Because Federal Rule of Civil Procedure 56(a) specifies that summary judgment may be entered only when the record evidence shows that there is no genuine dispute as to any material fact and that the movant is entitled to judgment as a matter of law, “the district court cannot base the entry of summary judgment on the mere fact that the motion was unopposed but, rather, must consider the merits of the motion.” United States v. One Piece of Real Property, 363 F.3d 1099, 1101 (11th Cir. 2004). This rule does not allow a district court to enter summary judgment in favor of the plaintiff merely because the defendants have not opposed the motion for summary judgment. On the other hand, the Court’s review when a defendant does not respond to a motion for summary judgment is less searching than when he does respond. “The district court need not sua sponte review all of the evidentiary materials on file at the time the motion is granted, but must ensure that the motion itself is supported by evidentiary materials. [citation omitted] At the least, the district court must review all of the evidentiary materials submitted in support of the motion for summary judgment.” Id.
The following material facts are uncontroverted:
The plaintiff made a loan to defendant Raymond & Associates, LLC (“R&A”) in the original principal amount of $1, 000, 000.00, evidenced by a note (“the Note”). Defendant R&A Marine, LLC (“R&A Marine”) guaranteed payment of the debt under a continuing guaranty (“the Guaranty”). As of July 2014, the Note was in default due to non-payment, and the plaintiff declared the Note to be in default, accelerated the Note, and demanded payment in full. The default has not been cured. As of November 21, 2014, the outstanding indebtedness under the Note was $1, 019, 784.78. Interest on the unpaid principal balance of $991, 516.74 accrues at the rate of $137.71 per diem.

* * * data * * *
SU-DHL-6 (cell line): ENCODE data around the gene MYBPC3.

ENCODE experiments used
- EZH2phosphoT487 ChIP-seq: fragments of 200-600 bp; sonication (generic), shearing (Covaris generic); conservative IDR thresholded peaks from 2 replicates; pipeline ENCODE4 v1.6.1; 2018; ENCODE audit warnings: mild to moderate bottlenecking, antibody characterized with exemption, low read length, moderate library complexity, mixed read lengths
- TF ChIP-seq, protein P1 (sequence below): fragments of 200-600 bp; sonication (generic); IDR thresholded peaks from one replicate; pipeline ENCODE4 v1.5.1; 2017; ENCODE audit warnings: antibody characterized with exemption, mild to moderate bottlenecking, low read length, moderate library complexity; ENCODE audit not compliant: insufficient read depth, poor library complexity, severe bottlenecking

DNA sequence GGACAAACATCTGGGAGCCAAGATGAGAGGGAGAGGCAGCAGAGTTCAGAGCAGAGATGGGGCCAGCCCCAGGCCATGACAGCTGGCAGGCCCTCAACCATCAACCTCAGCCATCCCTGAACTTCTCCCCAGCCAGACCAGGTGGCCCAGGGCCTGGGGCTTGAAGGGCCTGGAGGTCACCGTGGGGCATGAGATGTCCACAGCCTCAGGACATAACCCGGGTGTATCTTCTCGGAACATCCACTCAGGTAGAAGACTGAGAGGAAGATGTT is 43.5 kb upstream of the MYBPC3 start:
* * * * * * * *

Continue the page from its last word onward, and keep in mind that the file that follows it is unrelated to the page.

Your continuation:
The plaintiff made a second loan to R&A pursuant to a certain agreement (“the Card Agreement”). R&A Marine guaranteed payment of the debt under the Guaranty. As of July 2014, the Card Agreement was in default, and the plaintiff gave notice of default and demanded payment in full. The default has not been cured. As of November 12, 2014, the outstanding indebtedness under the Card Agreement was $309, 526.65. Interest on the unpaid principal balance accrues at an unspecified rate.
The amended complaint, (Doc. 7), sets out four cause of action: (1) breach of contract against R&A with respect to the Note; (2) breach of contract against R&A with respect to the Card Agreement; (3) breach of guaranty against R&A Marine with respect to both the Note and the Card Agreement; and (4) statutory and common-law detinue against both defendants with respect to certain property (“the Collateral”) in which the plaintiff claims a security interest. The plaintiff seeks summary judgment on all four counts. (Doc. 22 at 1).
The Note is governed by Alabama law. (Doc. 22-2 at 4). “The elements of a breach-of-contract claim are: (1) the existence of a valid contract binding upon the parties in the action, (2) the plaintiff’s own performance, (3) the defendant’s nonperformance, or breach, and (4) damage.” Armstrong Business Services, Inc. v. AmSouth Bank, 817 So.2d 665, 673 (Ala. 2001). The uncontroverted evidence establishes each of these elements.
The Credit Agreement is governed by South Dakota law. (Doc. 22-5 at 5). “The elements that must be met in a breach of contract claim are: (1) an enforceable promise; (2) a breach of the promise: and (3) resulting damages.” Gul v. Center for Family Medicine, 762 N.W.2d 629, 633 ...